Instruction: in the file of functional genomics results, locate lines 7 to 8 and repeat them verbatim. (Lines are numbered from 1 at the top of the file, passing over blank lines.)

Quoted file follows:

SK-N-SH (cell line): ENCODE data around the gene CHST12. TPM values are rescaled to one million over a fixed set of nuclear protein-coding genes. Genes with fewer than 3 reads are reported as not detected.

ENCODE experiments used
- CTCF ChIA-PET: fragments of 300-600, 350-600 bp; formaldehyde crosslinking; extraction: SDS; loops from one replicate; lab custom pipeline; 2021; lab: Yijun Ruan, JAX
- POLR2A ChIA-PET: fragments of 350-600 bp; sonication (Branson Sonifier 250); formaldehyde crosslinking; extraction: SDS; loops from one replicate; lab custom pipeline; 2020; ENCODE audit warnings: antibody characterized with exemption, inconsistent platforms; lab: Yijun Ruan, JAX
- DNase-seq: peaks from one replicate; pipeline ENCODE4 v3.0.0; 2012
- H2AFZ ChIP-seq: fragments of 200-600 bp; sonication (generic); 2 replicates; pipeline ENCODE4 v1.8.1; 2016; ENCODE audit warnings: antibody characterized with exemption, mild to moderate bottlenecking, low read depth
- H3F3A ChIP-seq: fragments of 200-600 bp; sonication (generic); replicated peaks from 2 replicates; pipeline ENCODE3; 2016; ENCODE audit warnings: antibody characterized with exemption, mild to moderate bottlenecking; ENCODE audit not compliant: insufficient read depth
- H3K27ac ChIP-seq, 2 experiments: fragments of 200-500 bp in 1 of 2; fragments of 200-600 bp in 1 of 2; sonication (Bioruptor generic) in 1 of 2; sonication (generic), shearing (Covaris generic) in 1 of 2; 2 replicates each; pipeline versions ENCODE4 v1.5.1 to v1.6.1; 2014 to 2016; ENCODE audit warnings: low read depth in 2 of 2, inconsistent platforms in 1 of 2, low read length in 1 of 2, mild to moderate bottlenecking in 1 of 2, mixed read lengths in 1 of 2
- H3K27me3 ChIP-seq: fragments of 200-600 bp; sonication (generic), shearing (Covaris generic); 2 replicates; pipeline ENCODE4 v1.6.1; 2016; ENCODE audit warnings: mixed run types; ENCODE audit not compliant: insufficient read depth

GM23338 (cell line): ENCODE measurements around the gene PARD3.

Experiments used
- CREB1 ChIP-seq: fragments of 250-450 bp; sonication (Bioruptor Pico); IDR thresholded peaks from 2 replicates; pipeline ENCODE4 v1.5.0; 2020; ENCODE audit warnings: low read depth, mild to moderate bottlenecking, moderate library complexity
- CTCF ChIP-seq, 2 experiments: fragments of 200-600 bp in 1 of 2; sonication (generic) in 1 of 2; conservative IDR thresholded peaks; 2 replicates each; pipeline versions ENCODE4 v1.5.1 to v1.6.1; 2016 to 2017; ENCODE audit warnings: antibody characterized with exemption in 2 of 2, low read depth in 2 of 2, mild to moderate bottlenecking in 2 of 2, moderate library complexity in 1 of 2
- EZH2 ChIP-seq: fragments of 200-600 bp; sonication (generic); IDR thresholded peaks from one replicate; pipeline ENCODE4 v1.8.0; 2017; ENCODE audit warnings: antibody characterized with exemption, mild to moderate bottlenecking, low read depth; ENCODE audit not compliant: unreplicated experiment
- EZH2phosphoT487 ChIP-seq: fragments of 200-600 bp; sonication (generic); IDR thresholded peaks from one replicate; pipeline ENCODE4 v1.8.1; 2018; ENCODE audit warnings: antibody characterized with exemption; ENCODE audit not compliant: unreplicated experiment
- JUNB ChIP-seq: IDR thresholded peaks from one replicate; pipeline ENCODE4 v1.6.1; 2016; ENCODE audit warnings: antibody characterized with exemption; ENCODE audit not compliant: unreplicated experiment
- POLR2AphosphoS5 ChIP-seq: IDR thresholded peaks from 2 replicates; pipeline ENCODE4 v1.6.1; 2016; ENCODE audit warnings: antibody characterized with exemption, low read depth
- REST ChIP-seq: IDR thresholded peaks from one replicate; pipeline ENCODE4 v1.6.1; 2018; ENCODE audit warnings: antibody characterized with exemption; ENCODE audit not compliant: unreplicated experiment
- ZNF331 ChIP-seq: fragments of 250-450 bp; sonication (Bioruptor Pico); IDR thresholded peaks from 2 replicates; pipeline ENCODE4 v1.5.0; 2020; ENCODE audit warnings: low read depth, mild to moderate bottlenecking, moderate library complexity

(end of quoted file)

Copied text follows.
- H3F3A ChIP-seq: fragments of 200-600 bp; sonication (generic); replicated peaks from 2 replicates; pipeline ENCODE3; 2016; ENCODE audit warnings: antibody characterized with exemption, mild to moderate bottlenecking; ENCODE audit not compliant: insufficient read depth
- H3K27ac ChIP-seq, 2 experiments: fragments of 200-500 bp in 1 of 2; fragments of 200-600 bp in 1 of 2; sonication (Bioruptor generic) in 1 of 2; sonication (generic), shearing (Covaris generic) in 1 of 2; 2 replicates each; pipeline versions ENCODE4 v1.5.1 to v1.6.1; 2014 to 2016; ENCODE audit warnings: low read depth in 2 of 2, inconsistent platforms in 1 of 2, low read length in 1 of 2, mild to moderate bottlenecking in 1 of 2, mixed read lengths in 1 of 2